July 31, 2007

Where does your baby come from?

A recent article reports on where Japanese couples who needed third-party eggs or sperm got these gametes:
Of those who donated ova, 87 were the wives' sisters, including 3 sisters-in-law, 12 were relatives, including cousins, and 12 were friends and acquaintances. 23 of the men who donated sperm were the husbands' brothers, including 1 brother-in-law, 24 were fathers and two were friends.
How fascinating. How will the children feel when they learn that their real mommy gave them away to be raised by their aunt? How will they feel when they realize that their grandfather is really their father?

Parents and doctors don't let themselves be bothered by such disturbing thoughts. The children will be happy of course, because all they need is love! It doesn't matter who loves them - strangers are fully welcome to take on the parental role. A parent is whomever the adults INTEND to be the parent - and thinking makes it so! The children will be fine as long as they are cuddled and pampered and have appropriate role models of both genders.

Why would they want their "real" mommy and daddy? Puh-LEEEEZE. Biology is so passe.

July 30, 2007

Those little IVF brats should be grateful for their medical problems! Without them they wouldn't even be alive.

A new article reports on a study that children conceived via IVF are more likely to have health problems even later in life. It says among other things:
A study of 3,980 articles in medical and scientific journals between 1980 and 2005 has shown significantly higher risks of long-term medical problems for children conceived through artificial procreation such as in vitro fertilisation or intracytoplasmic sperm injection, a method in which a selected sperm is injected into the ovum.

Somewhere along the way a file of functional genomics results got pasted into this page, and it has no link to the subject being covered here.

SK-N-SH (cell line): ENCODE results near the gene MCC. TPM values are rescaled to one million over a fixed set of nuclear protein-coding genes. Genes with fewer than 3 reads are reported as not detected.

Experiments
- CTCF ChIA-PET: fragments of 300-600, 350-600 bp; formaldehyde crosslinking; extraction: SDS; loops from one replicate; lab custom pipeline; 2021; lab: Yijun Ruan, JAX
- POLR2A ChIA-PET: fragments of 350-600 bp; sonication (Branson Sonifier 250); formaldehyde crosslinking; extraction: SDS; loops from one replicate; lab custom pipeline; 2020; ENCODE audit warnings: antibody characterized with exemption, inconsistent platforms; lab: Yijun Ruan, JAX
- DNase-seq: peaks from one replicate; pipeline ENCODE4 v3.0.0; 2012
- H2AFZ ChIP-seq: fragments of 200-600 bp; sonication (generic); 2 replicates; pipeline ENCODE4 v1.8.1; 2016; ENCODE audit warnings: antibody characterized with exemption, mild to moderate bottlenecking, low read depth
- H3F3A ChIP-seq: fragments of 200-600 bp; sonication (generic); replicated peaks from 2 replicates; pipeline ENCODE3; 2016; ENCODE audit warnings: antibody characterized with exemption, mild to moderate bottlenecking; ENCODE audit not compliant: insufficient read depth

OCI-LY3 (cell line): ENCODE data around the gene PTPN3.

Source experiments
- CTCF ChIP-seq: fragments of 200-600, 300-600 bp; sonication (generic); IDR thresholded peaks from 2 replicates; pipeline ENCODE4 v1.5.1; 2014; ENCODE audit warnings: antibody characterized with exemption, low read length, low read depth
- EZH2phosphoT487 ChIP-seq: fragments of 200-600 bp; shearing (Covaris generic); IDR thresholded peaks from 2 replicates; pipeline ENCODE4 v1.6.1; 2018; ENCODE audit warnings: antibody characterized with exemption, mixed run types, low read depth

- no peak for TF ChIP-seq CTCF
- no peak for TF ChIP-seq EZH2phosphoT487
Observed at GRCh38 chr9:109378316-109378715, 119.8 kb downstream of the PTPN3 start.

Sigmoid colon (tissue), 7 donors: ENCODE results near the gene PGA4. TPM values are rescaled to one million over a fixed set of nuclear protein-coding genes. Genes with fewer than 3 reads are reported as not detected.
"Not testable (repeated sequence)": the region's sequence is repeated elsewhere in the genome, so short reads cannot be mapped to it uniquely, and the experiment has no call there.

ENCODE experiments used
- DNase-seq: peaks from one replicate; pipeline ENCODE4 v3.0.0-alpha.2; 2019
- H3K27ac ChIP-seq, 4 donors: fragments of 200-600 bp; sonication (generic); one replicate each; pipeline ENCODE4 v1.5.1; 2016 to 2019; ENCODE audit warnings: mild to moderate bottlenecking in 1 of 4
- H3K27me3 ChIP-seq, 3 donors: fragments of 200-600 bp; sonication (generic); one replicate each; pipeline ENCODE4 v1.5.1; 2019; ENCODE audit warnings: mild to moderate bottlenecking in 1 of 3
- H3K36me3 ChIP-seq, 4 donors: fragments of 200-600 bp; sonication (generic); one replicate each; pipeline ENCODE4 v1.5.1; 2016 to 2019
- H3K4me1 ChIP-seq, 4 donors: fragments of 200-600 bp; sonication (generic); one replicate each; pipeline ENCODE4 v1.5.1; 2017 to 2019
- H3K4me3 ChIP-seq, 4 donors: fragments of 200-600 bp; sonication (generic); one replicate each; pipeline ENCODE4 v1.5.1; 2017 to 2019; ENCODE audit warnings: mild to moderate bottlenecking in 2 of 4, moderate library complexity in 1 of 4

...Most recently, a study published in the June 21, 2007 issue of Human Reproduction showed that children conceived through IVF visit hospitals significantly more times (1.76 vs. 1.07 times) than naturally conceived children.
This is news which confirms what many who are involved or seriously interested in the industry already know. But when has the truth ever stopped us? After all, this kind of news would only be important if we really thought about the children more than about ourselves.

Of course, a "risk" is merely that; it is not a certainty. And we are already way past that. Today, we are INTENTIONALLY creating children who have problems. For instance, with the afore-mentioned intracytoplasmic sperm injection (ICSI), we are knowingly and intentionally creating children who are as infertile as their fathers - this is a proven fact and the doctors and the fathers know this, and yet they do it anyway. Moreover, ICSI may also pass on other genetic problems such as a predisposition to cancer. But who cares?

What I hear from the parents who do this is that well, creating children who have problems is still better than not creating them at all - after all, they get to LIVE, even though they are flawed! Isn't existence better than not existing? Isn't a life with problems better than no life at all?

Indeed, children are being tailor-made with disabilities that suit the parents. Children have already been intentionally created (through PGD and IVF) to be midgets, because their parents are midgets, and children have been intentionally created deaf, because their parents are deaf.